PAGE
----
Empire 8 Faces Exodus, Unwanted Growth
The Rochester Institute of Technology won the conference
One of the three schools in the Empire 8 to apply for admission to the Liberty League, along with Ithaca and Nazareth, after Hamilton left to join the NESCAC earlier this spring, RIT was the only institution to receive an invite to participate in the league (effective in 2012) when the president's votes had been tallied a couple of weeks ago.
Conventional wisdom says this is a score for the Tigers, although not necessarily on the lacrosse fields. When schools move conferences, it isn't athletics on their minds. It's about finding a desired peer group (read: better academic reputation), and that's what RIT has found in the Liberty.
While Ithaca, Nazareth and Stevens comprise a fine pool of associates for any school, there were some issues about the commitment of other E8 schools to the academic side of the ledger. So RIT gladly took the Liberty's invitation.
Before we get to the meat of the issue, let's take a quick look at what this means for the RIT lacrosse programs.
Short form: not much. Both the men's and women's teams transition from one competitive conference to another.
On the men's side, there is just one bully for RIT to overcome - St. Lawrence. The Saints are the only school to win a Liberty League title and will be a tough obstacle to overcome. With that said, the Liberty doesn't come close to the rigors of the Empire 8. Clarkson, Skidmore and, for a time, Hamilton, are reasonably tough opponents, but they don't compare to the Ithaca, Naz, Stevens, St. John Fisher swing.
The Tiger women will have tougher sledding. Hamilton's exit opens up some breathing room, but Union instantly becomes the conference bully when the Continentals leave, if not sooner. RIT will also be taking a back seat to William Smith in the pecking order.
There are larger issues at play here, however.
It's one thing for a lone school to eye a change of conference scenery, but three schools scrambling to exit stage left? And what about Stevens? The Ducks just entered the E8 in 2008 and now they are already trying to find another league. My sources say Stevens applied and was accepted to the MAC, but turned down the offer and are now waiting to hear whether it was accepted to the Landmark or readmitted to the Skyline.
If you're counting at home, that would mean four of the nine Empire 8 schools are actively pursuing, or have accepted, affiliation to other conferences.
What has elevated the angst level among the remaining E8 schools is a rumor about an impending addition to the conference to fill the void left by RIT's defection. Both Keuka and Medaille - members of the North East Athletic Conference, a non-AQ league - are thought to be among the schools under consideration to replace the Tigers. While both institutions offer a wide range of opportunities for their student-athletes, their inclusion would certainly change the academic profile of the E8.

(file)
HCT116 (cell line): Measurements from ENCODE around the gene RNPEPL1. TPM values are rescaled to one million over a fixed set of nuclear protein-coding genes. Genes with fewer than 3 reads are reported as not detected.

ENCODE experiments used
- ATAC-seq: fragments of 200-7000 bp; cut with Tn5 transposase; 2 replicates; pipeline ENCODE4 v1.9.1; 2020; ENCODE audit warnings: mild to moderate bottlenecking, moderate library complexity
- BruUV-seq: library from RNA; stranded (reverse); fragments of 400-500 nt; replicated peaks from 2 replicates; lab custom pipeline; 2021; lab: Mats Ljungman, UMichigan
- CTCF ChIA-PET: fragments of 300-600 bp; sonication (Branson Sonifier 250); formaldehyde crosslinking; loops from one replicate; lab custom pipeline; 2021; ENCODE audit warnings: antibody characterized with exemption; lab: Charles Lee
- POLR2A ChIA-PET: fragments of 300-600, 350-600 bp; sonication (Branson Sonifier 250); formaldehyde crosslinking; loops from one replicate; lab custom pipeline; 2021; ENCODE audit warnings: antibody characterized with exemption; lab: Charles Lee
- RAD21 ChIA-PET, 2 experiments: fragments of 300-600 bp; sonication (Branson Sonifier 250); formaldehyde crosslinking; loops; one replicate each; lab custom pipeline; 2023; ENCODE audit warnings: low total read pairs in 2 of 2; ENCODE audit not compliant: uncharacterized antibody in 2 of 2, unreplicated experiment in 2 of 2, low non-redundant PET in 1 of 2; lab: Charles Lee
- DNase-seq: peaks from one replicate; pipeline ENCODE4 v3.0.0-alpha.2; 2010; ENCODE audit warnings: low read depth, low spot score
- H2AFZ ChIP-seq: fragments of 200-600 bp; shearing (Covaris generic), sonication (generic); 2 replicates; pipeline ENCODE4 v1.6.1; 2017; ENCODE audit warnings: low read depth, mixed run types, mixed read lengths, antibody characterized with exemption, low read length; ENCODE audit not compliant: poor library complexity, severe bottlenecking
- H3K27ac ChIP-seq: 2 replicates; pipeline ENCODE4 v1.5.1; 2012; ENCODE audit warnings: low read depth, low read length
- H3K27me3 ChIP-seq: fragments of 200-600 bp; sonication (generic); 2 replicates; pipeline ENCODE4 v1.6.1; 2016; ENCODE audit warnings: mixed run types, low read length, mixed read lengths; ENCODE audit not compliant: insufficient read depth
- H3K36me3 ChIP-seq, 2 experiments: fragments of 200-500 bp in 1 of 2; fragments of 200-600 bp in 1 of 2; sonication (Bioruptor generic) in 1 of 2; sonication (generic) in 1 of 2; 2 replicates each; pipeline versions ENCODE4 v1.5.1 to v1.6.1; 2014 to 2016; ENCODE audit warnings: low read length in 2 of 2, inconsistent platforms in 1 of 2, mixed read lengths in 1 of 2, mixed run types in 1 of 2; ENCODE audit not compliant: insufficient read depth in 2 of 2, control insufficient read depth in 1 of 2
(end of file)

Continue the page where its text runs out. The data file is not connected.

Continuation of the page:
These factors point to an unstable future for the Empire 8. If an institution looks around and sees all of its peers trying to bolt, it is going to do the same. There's almost a panicky feeling among E8ers right now.
How panicky? Had RIT not received the invitation from the Liberty league, it had plans to file the paperwork to bump its entire athletic department to the Division I level, joining its men's ice hockey program.
As easy as it would be to say the E8 is on the brink of collapse with all that is going on, there really isn't anywhere for those schools searching for a new conference. The Liberty, with the addition of Bard along with RIT, is chalk full. The SUNYAC is a niche conference. The only possible options are in New England or Pennsylvania, and institutions don't typically look to expand their travel budgets in lean economic times.
So the current members of the E8 will just have to stew, even if Keuka and Medaille are brought on board.
If the E8 can take some solace, it's in the fact that even with the defection of a top-notch program like RIT, the presence of Ithaca, Nazareth and a blossoming St. John Fisher program will keep the league as a power player in the north on both the men's and women's side.
The SCAC presidents met to determine the fate of the league and its burgeoning automatic-qualifying lacrosse conference on June 11, and the word is the top dogs have opted to keep the conference intact. As with most institutional presidents' meetings, there has been no official release from the conference, but the trickle down info points to the conference adopting an East-West divisional alignment, if not this year, then next.
Obviously, this is great news for the sport of lacrosse. This keeps the SCAC men's auto-bid on course for a 2011 liftoff and the women online for '12.
NDNU will soon be looking for a new coach. Joe Kerwin, the former Oregon coach who guided the Ducks to the MCLA championship game in 2007 before taking the Argos gig, resigned from his position and recently accepted his old position in the club ranks in Eugene.
This is certainly concerning news for NDNU, especially for an NCAA Division II program on a virtual island in the Bay Area - the closest NCAA school is Whittier (385 miles) and the closest NCAA D-II institution is Grand Canyon (736 miles - roughly the distance between Le Moyne and Limestone), meaning supporting this program is not cheap.
In addition, the brainchild of the NDNU experiment, Doug Locker - the architect of the powerhouse Whittier programs of the early part of this decade who started the NDNU program when he was the athletic director - is no longer in a position to advocate for varsity lacrosse in the South San Francisco area. So if NDNU is contemplating cuts to its athletic overhead, lacrosse would probably make the most sense from a travel budget perspective.
But let's hope it doesn't come to that.